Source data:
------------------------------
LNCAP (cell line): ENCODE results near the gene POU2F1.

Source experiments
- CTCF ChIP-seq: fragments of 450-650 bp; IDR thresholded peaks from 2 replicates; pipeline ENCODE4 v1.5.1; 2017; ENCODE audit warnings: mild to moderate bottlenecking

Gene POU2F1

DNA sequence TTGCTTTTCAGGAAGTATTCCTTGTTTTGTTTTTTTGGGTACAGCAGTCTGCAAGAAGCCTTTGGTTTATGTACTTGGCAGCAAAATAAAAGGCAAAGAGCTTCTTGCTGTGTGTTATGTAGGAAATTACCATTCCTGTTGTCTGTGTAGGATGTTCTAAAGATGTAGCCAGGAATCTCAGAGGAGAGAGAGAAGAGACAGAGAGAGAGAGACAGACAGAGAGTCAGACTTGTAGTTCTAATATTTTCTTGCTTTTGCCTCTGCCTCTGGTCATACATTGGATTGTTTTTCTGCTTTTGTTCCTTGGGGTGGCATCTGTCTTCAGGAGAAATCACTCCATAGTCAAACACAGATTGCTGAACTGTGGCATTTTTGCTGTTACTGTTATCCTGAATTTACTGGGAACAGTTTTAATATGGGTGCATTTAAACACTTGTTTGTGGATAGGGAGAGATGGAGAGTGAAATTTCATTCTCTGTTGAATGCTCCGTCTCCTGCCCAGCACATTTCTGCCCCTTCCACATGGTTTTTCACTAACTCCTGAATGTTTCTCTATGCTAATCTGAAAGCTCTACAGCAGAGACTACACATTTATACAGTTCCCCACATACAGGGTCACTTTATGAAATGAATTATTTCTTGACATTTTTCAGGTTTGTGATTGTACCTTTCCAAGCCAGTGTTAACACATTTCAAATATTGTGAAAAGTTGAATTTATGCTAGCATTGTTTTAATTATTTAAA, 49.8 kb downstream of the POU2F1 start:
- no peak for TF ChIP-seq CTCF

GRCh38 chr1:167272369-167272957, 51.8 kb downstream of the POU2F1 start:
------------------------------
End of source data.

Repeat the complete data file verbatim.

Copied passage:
LNCAP (cell line): ENCODE results near the gene POU2F1.

Source experiments
- CTCF ChIP-seq: fragments of 450-650 bp; IDR thresholded peaks from 2 replicates; pipeline ENCODE4 v1.5.1; 2017; ENCODE audit warnings: mild to moderate bottlenecking

Gene POU2F1

DNA sequence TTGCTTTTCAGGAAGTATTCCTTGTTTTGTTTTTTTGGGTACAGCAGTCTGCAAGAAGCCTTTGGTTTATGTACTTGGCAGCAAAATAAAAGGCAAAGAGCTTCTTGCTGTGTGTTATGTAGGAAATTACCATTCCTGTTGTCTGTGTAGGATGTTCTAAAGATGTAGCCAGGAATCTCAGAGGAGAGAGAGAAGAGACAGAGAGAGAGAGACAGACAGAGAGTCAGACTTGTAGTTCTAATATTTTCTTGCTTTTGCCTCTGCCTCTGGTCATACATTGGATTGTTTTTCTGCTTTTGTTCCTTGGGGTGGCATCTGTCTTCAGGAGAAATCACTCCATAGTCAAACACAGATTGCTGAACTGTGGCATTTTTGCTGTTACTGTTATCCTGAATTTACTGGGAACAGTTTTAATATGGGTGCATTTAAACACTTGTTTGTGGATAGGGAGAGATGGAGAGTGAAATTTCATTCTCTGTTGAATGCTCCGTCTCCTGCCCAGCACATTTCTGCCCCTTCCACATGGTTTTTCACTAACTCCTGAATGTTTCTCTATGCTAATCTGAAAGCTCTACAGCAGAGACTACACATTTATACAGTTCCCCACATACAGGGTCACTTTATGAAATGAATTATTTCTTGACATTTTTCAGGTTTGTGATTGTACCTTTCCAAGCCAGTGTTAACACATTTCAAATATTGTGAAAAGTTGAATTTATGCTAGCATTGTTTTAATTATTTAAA, 49.8 kb downstream of the POU2F1 start:
- no peak for TF ChIP-seq CTCF

GRCh38 chr1:167272369-167272957, 51.8 kb downstream of the POU2F1 start: